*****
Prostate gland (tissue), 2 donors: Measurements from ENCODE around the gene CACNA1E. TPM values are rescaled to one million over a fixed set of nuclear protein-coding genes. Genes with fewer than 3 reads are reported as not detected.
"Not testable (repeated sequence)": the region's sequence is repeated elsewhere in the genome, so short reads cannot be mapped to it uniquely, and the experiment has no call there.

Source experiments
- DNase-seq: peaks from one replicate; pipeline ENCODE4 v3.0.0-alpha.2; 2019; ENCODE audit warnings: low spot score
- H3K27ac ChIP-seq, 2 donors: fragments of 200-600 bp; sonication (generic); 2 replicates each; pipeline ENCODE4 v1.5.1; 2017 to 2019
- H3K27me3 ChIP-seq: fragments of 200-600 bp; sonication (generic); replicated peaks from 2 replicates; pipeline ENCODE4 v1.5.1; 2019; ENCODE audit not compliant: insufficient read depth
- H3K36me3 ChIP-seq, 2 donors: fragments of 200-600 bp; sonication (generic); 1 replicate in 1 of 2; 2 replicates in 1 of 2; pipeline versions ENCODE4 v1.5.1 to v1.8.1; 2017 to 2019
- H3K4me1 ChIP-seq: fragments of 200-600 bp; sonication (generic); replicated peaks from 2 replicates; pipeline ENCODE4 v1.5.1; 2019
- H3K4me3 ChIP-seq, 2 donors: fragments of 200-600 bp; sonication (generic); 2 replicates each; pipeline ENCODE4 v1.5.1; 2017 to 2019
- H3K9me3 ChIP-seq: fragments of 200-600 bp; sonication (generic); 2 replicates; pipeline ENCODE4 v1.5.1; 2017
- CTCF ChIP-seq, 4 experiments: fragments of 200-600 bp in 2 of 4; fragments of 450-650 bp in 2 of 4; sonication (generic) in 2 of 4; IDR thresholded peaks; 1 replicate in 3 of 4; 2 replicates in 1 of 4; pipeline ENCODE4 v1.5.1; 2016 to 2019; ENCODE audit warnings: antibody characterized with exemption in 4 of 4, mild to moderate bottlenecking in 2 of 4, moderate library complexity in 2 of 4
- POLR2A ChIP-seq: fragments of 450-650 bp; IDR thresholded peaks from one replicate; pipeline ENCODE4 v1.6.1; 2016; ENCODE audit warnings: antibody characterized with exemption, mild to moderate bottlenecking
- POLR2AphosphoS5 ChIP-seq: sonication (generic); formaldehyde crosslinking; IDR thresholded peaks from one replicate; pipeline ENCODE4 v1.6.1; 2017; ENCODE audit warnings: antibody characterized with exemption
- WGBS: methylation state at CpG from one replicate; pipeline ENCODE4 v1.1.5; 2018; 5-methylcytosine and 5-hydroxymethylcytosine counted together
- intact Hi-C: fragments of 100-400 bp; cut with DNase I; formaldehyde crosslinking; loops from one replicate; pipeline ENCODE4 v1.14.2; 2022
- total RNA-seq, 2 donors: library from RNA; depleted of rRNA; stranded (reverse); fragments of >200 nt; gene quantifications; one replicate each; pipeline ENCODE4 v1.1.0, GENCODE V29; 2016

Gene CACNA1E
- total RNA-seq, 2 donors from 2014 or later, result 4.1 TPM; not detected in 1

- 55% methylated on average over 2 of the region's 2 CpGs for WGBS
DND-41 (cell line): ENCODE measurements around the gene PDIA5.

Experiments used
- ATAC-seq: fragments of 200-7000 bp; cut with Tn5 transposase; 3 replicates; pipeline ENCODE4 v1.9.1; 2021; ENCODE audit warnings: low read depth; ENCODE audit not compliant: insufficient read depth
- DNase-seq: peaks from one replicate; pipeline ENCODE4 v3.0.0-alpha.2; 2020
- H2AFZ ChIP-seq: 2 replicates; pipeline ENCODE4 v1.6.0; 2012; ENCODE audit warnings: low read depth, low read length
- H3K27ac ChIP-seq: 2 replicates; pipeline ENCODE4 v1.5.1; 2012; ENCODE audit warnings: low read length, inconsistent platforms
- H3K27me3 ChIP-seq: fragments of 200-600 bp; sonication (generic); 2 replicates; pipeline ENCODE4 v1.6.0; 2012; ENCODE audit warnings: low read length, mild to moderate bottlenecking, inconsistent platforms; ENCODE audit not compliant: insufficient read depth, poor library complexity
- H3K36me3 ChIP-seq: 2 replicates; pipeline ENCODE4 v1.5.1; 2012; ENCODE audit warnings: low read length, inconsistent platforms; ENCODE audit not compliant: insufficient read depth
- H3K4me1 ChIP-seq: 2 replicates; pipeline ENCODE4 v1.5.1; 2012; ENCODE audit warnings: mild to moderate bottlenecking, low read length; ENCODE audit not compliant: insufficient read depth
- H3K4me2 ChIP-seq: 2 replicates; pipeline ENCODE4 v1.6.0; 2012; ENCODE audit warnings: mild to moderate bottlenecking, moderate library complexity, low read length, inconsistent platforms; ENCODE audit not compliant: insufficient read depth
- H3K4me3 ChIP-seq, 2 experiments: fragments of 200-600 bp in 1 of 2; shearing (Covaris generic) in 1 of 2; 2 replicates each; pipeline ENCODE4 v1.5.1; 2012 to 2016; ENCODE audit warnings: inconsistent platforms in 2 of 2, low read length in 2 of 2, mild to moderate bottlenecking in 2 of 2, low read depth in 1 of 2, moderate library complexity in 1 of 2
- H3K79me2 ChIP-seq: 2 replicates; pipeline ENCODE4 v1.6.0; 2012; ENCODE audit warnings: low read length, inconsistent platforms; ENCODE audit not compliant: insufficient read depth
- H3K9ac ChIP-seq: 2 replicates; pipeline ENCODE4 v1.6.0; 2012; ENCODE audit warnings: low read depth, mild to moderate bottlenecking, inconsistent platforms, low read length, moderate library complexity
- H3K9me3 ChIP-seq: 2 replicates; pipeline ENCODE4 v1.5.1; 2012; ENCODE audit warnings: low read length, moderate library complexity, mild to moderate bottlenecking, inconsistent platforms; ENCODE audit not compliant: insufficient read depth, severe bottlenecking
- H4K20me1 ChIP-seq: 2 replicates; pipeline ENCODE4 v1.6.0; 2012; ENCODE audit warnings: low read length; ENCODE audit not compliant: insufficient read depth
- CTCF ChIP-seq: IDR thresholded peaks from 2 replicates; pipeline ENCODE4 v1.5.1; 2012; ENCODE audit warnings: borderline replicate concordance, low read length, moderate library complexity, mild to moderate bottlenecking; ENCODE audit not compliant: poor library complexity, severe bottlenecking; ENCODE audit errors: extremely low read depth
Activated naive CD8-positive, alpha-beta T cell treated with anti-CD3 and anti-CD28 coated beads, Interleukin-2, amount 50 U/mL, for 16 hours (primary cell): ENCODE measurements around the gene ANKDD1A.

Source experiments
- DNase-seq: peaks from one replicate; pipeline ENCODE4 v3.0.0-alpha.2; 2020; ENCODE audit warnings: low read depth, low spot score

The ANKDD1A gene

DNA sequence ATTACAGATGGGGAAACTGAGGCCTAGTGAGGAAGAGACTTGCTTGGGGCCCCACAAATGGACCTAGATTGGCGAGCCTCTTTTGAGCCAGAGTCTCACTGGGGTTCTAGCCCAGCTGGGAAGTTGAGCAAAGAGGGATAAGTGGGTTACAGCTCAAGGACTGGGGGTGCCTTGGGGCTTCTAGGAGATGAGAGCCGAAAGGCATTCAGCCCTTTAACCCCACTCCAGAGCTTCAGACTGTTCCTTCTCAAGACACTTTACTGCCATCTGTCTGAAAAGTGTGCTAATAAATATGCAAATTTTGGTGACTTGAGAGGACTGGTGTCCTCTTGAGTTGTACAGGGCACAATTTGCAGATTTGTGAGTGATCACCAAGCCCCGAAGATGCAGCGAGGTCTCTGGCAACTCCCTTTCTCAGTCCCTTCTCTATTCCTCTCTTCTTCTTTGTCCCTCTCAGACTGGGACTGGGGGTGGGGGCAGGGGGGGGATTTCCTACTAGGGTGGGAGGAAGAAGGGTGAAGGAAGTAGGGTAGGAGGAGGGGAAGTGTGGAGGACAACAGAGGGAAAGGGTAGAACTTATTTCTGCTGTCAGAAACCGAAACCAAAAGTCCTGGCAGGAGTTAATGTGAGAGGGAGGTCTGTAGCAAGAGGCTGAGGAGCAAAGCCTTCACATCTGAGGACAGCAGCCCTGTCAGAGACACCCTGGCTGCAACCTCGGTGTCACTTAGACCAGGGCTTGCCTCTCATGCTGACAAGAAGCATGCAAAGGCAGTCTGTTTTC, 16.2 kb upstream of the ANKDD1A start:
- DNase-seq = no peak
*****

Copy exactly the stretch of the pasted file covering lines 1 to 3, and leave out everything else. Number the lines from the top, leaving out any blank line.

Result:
Prostate gland (tissue), 2 donors: Measurements from ENCODE around the gene CACNA1E. TPM values are rescaled to one million over a fixed set of nuclear protein-coding genes. Genes with fewer than 3 reads are reported as not detected.
"Not testable (repeated sequence)": the region's sequence is repeated elsewhere in the genome, so short reads cannot be mapped to it uniquely, and the experiment has no call there.

Source experiments